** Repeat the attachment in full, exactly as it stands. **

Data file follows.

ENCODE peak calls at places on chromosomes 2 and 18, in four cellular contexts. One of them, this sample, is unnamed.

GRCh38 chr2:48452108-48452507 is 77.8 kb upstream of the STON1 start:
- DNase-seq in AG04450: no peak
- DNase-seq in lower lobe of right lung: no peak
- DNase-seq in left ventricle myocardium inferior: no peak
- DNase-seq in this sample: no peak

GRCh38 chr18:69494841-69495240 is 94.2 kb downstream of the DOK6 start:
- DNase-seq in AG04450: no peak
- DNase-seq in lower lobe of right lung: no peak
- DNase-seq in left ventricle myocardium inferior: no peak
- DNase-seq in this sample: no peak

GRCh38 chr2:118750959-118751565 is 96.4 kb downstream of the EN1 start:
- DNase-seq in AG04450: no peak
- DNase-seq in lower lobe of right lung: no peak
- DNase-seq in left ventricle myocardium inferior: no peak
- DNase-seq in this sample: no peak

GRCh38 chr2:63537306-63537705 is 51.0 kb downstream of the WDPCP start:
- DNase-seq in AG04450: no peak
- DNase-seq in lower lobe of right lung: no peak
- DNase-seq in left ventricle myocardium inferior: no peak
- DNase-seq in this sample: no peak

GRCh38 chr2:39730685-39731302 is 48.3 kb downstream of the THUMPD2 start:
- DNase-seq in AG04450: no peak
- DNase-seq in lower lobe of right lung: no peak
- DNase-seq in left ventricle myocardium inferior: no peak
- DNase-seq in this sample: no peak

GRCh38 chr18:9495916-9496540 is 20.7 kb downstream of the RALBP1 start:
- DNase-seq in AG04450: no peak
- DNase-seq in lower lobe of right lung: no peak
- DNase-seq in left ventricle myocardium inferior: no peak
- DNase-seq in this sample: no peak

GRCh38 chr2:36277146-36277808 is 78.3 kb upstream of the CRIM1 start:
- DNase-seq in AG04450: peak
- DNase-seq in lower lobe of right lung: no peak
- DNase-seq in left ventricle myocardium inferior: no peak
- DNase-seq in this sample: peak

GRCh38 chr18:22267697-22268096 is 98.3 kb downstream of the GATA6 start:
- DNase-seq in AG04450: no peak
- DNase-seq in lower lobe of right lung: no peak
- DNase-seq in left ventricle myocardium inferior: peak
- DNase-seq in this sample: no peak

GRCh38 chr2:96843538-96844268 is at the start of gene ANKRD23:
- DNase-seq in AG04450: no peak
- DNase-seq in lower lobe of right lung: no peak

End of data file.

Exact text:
ENCODE peak calls at places on chromosomes 2 and 18, in four cellular contexts. One of them, this sample, is unnamed.

GRCh38 chr2:48452108-48452507 is 77.8 kb upstream of the STON1 start:
- DNase-seq in AG04450: no peak
- DNase-seq in lower lobe of right lung: no peak
- DNase-seq in left ventricle myocardium inferior: no peak
- DNase-seq in this sample: no peak

GRCh38 chr18:69494841-69495240 is 94.2 kb downstream of the DOK6 start:
- DNase-seq in AG04450: no peak
- DNase-seq in lower lobe of right lung: no peak
- DNase-seq in left ventricle myocardium inferior: no peak
- DNase-seq in this sample: no peak

GRCh38 chr2:118750959-118751565 is 96.4 kb downstream of the EN1 start:
- DNase-seq in AG04450: no peak
- DNase-seq in lower lobe of right lung: no peak
- DNase-seq in left ventricle myocardium inferior: no peak
- DNase-seq in this sample: no peak

GRCh38 chr2:63537306-63537705 is 51.0 kb downstream of the WDPCP start:
- DNase-seq in AG04450: no peak
- DNase-seq in lower lobe of right lung: no peak
- DNase-seq in left ventricle myocardium inferior: no peak
- DNase-seq in this sample: no peak

GRCh38 chr2:39730685-39731302 is 48.3 kb downstream of the THUMPD2 start:
- DNase-seq in AG04450: no peak
- DNase-seq in lower lobe of right lung: no peak
- DNase-seq in left ventricle myocardium inferior: no peak
- DNase-seq in this sample: no peak

GRCh38 chr18:9495916-9496540 is 20.7 kb downstream of the RALBP1 start:
- DNase-seq in AG04450: no peak
- DNase-seq in lower lobe of right lung: no peak
- DNase-seq in left ventricle myocardium inferior: no peak
- DNase-seq in this sample: no peak

GRCh38 chr2:36277146-36277808 is 78.3 kb upstream of the CRIM1 start:
- DNase-seq in AG04450: peak
- DNase-seq in lower lobe of right lung: no peak
- DNase-seq in left ventricle myocardium inferior: no peak
- DNase-seq in this sample: peak

GRCh38 chr18:22267697-22268096 is 98.3 kb downstream of the GATA6 start:
- DNase-seq in AG04450: no peak
- DNase-seq in lower lobe of right lung: no peak
- DNase-seq in left ventricle myocardium inferior: peak
- DNase-seq in this sample: no peak

GRCh38 chr2:96843538-96844268 is at the start of gene ANKRD23:
- DNase-seq in AG04450: no peak
- DNase-seq in lower lobe of right lung: no peak